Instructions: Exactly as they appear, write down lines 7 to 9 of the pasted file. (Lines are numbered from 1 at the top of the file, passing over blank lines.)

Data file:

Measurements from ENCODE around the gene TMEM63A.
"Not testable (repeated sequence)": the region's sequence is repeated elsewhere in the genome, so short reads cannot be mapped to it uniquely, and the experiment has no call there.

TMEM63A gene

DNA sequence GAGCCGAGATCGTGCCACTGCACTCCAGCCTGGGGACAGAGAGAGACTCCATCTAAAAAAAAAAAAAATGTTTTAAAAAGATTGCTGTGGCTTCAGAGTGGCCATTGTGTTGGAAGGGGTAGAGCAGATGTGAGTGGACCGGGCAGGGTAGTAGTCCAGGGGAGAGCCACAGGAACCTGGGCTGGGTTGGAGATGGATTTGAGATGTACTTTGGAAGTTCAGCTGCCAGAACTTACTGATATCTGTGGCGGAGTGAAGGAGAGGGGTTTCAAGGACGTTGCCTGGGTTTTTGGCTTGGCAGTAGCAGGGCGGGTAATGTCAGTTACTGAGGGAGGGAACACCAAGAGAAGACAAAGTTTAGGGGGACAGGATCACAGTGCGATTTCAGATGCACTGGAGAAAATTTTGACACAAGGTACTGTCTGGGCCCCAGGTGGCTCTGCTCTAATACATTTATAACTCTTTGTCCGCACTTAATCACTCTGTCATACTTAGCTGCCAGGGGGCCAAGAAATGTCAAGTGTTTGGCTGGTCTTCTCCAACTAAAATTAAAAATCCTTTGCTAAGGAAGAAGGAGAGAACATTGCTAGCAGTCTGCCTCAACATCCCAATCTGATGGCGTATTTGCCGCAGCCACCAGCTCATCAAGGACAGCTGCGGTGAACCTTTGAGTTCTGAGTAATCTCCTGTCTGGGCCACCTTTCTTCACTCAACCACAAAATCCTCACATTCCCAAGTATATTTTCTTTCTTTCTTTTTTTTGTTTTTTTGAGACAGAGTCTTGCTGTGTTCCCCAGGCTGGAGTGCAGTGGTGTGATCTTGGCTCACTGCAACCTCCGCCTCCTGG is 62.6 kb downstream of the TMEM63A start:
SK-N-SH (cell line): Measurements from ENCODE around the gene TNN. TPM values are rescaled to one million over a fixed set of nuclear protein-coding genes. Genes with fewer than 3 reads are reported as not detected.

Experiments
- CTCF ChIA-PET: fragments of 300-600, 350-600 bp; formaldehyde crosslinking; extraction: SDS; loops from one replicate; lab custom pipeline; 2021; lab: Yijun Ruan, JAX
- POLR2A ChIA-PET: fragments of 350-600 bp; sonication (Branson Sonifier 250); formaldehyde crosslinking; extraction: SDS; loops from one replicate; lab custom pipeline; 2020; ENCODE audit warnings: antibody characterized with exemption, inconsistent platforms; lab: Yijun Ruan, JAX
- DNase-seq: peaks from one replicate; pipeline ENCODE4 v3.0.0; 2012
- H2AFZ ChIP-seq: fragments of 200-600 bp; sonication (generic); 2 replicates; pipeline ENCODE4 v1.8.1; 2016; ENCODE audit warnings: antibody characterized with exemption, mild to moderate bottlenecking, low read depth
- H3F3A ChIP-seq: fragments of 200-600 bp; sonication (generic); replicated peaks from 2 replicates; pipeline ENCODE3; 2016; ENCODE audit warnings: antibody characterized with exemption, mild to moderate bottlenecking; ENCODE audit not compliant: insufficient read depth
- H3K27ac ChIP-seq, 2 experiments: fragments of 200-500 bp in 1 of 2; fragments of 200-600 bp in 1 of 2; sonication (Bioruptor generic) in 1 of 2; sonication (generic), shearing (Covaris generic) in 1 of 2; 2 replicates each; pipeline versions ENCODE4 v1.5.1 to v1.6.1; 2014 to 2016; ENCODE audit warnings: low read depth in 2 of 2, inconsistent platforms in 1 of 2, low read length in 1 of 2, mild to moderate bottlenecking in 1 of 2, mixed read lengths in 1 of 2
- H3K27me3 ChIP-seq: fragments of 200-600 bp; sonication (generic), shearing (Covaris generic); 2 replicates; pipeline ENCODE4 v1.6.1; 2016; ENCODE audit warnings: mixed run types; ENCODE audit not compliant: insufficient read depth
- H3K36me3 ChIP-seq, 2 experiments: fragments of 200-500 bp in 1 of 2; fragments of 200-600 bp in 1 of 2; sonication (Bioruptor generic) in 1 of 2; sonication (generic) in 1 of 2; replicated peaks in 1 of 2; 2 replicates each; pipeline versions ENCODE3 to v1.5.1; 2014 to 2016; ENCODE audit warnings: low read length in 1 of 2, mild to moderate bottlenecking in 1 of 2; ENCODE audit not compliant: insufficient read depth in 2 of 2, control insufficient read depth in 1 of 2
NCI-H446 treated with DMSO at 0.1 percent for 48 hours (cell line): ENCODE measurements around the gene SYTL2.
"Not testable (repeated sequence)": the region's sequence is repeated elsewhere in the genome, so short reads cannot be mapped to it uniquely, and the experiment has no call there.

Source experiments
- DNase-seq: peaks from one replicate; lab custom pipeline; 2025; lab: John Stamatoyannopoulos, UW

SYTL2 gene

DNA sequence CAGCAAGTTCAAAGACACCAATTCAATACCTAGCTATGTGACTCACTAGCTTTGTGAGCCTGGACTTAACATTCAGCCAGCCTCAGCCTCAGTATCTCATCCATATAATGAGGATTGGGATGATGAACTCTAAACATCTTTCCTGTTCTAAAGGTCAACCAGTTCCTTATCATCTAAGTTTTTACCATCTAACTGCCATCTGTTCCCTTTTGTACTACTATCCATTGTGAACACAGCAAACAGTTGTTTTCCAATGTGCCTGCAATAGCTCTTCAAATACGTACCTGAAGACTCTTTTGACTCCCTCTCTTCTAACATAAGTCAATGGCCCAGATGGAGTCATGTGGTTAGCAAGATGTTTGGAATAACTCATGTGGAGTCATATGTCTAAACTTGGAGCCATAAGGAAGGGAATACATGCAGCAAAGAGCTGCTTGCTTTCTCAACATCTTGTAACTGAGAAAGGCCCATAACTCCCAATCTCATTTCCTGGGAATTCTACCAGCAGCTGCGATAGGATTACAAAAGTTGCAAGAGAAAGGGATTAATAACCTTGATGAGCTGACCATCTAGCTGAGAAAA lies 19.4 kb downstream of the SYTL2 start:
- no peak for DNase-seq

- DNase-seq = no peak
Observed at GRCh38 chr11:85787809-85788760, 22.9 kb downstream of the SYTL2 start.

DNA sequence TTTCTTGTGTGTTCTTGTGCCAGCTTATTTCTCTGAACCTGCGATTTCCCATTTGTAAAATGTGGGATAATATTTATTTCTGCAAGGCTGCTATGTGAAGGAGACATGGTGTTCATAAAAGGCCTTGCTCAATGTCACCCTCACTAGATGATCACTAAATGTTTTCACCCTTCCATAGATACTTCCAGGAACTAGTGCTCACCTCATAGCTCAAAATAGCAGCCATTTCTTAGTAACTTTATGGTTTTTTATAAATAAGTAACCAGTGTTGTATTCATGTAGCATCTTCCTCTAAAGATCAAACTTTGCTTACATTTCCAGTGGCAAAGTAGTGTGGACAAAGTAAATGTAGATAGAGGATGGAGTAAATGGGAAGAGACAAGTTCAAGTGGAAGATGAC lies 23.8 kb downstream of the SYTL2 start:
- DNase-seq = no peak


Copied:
- CTCF ChIA-PET: fragments of 300-600, 350-600 bp; formaldehyde crosslinking; extraction: SDS; loops from one replicate; lab custom pipeline; 2021; lab: Yijun Ruan, JAX
- POLR2A ChIA-PET: fragments of 350-600 bp; sonication (Branson Sonifier 250); formaldehyde crosslinking; extraction: SDS; loops from one replicate; lab custom pipeline; 2020; ENCODE audit warnings: antibody characterized with exemption, inconsistent platforms; lab: Yijun Ruan, JAX
- DNase-seq: peaks from one replicate; pipeline ENCODE4 v3.0.0; 2012